Refreshing change of pace for Filipino cinema, Quark Henares' pic puts a playful and darkly nasty spin on the revenge genre. Suggesting potent influence from South Korean and HK moviemaking, this jaunt through the life of a woman on a bloody mission will draw comparisons to "Kill Bill." Lack of overt sex has depressed earnings in eros-driven market.
Embarking on a refreshing change of pace for Filipino cinema, Quark Henares’ “Keka” puts a playful and darkly nasty spin on the revenge genre. A rare pic from the archipelago that suggests potent influence from South Korean and HK moviemaking, this jaunt through the life of a young woman on a bloody mission will inevitably draw comparisons to the “Kill Bill” saga, though it was actually released locally last August before Quentin Tarantino’s first volume hit theaters. Lack of overt sex has depressed earnings in eros-driven market, but some offshore biz may pop up.
Speaking to an off-camera interlocutor, Keka (Katya Santos) –by day a computer tech service operator — explains that by night, she’s a killer. Her b.f. PJ (Jordan Santos) was brutally killed on campus by rich thugs in a competing frat house. When a rigged trial set the preppy suspects free, Keka began plotting revenge.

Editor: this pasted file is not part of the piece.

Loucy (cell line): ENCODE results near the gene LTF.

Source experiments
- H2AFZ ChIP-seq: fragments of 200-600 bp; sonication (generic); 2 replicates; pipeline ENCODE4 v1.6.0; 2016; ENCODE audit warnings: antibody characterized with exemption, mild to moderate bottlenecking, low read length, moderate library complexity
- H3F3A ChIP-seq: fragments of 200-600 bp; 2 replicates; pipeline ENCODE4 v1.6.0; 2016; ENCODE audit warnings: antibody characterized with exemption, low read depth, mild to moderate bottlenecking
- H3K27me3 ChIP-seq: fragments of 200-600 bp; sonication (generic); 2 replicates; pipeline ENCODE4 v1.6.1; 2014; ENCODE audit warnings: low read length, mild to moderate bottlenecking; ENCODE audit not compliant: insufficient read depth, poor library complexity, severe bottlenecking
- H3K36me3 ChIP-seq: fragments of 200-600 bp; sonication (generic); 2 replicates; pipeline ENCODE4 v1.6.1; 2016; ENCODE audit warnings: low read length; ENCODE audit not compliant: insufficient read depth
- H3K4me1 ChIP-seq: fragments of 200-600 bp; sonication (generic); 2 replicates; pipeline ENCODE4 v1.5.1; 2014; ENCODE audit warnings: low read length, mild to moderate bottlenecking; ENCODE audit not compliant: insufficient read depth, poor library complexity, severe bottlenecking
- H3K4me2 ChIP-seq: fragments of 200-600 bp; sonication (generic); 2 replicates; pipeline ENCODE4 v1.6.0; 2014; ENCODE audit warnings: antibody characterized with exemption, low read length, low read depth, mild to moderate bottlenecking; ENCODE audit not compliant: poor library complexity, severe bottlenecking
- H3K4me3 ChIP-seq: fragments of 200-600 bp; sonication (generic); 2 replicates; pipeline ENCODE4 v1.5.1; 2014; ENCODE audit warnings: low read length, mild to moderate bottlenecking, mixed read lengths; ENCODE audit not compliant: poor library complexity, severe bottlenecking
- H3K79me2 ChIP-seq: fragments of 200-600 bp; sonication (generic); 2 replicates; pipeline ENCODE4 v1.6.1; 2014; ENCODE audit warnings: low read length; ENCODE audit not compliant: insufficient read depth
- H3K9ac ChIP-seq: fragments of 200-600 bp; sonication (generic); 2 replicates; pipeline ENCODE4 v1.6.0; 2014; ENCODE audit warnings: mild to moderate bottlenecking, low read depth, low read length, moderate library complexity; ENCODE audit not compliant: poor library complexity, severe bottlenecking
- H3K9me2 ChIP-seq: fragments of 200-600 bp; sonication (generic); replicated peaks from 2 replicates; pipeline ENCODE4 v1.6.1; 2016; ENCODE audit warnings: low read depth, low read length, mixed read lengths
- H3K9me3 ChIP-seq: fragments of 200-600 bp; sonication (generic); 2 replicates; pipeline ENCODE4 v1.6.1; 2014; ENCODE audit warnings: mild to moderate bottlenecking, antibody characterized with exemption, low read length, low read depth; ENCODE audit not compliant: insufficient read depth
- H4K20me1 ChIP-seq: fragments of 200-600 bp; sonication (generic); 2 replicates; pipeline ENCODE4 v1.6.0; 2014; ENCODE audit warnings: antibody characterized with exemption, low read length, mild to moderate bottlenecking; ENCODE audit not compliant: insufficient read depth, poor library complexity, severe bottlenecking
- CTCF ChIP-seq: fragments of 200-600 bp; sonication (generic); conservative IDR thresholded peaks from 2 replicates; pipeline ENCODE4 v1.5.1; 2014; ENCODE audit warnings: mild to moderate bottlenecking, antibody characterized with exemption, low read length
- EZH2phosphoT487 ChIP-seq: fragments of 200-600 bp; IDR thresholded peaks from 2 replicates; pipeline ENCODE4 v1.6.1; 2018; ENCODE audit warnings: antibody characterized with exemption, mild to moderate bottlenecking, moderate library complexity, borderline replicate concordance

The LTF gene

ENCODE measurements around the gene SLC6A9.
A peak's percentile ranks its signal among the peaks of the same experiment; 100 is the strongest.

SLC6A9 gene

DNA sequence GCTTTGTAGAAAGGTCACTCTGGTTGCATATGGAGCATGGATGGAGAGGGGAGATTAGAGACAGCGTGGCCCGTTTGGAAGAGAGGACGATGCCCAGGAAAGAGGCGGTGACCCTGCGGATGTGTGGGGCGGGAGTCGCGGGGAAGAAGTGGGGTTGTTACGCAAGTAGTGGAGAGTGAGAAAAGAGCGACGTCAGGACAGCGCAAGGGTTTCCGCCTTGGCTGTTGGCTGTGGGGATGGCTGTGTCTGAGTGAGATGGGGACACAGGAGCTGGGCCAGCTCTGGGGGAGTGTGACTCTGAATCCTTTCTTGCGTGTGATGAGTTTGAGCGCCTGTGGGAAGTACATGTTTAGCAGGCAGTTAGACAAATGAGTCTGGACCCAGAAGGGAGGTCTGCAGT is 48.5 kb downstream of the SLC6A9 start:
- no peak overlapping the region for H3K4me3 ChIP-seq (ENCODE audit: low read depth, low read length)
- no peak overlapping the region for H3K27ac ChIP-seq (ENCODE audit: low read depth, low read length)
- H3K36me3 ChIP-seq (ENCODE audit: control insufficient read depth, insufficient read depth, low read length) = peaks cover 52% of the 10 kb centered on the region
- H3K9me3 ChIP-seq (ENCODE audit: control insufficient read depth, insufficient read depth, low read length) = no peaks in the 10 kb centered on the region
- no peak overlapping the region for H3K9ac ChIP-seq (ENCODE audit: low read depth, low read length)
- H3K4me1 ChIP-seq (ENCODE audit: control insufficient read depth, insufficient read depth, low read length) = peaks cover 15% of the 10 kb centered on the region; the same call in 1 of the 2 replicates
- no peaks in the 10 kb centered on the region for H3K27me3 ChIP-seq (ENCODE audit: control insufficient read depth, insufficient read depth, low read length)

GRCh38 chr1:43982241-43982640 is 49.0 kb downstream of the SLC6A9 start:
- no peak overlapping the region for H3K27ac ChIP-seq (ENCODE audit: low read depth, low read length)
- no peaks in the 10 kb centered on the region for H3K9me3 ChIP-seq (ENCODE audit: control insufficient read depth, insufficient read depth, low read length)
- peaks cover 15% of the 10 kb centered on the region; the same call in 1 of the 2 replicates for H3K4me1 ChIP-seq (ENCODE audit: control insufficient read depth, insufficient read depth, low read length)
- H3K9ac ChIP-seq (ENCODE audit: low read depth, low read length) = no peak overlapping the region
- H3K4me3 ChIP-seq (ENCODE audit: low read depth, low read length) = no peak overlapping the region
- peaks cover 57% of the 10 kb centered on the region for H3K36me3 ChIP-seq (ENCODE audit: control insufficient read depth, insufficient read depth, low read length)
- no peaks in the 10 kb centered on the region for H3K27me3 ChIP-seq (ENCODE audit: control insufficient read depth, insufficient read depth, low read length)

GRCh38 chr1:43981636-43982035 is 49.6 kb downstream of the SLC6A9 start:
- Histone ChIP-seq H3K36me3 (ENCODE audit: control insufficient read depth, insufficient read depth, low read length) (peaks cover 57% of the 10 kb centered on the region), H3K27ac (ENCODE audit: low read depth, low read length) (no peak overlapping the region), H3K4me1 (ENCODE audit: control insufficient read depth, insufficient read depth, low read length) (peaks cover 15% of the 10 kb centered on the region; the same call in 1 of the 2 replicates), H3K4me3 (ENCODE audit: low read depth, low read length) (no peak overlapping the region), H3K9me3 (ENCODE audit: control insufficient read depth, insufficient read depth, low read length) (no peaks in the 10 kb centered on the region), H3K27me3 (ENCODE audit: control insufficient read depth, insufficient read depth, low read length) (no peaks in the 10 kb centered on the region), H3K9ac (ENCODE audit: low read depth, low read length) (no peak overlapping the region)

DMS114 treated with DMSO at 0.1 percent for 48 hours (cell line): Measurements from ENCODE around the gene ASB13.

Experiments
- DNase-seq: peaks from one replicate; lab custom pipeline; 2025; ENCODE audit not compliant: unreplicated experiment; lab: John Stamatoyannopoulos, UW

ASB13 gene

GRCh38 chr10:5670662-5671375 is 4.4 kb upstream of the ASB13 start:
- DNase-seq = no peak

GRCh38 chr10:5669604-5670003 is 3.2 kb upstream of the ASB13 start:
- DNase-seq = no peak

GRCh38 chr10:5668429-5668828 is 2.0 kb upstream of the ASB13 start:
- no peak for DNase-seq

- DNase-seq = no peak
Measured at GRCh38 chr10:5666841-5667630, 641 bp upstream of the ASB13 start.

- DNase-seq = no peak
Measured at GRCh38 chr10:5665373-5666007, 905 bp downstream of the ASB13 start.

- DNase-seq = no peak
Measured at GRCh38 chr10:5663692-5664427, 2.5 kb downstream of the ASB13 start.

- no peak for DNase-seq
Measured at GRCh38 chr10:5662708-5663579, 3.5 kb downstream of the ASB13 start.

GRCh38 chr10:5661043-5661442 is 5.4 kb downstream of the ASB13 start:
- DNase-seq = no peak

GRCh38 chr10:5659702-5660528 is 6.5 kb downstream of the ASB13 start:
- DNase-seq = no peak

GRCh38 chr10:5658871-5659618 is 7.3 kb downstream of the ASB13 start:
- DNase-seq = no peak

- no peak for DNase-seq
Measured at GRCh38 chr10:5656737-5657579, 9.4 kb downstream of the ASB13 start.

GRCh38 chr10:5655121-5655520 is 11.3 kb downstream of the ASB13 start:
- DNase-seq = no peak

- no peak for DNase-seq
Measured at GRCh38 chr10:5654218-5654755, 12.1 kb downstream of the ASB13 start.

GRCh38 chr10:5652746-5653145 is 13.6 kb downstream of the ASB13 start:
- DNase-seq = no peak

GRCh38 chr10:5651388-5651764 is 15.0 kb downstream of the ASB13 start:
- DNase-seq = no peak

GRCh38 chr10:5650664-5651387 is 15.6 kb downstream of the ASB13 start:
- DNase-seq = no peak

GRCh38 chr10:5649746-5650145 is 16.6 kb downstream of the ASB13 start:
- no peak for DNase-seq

Keka’s geeky pal, Bhong (Vhong Navarro), reluctantly helps Keka when he realizes she means business. Their first mission is shot and staged with rain-soaked stylishness worthy of Wong Kar-wai and lenser Christopher Doyle, but with a mordant wit as a bonus.
Intro of youthful cop Jason (Wendell Ramos) appears a total detour, as he struggles to pop the question to his longtime g.f. and then gets dumped. But then, in a pure movie coincidence that works, Jason randomly meets Keka, and they gradually hit it off. Still, their brewing romance hardly slows down her murderous pace, not even a phone call from Jason during the middle of a kill.
“Keka” keeps viewers guessing about what sweet-faced Keka is capable of, and whether or not the lover or the detective in Jason will win out. But even as the pair’s fates seem to inevitably collide, Henares deploys clever cinematic devices — including a deliriously tasteless musical number populated mostly by singing dead guys — that undermine the norms of Filipino genre filmmaking.
The fun extends to the thesps, hardly brilliant but with a firm grasp on pic’s ironic/sarcastic spirit. Henares, the youngest among major Filipino helmers, displays full technical command alongside his clear pleasure with film form.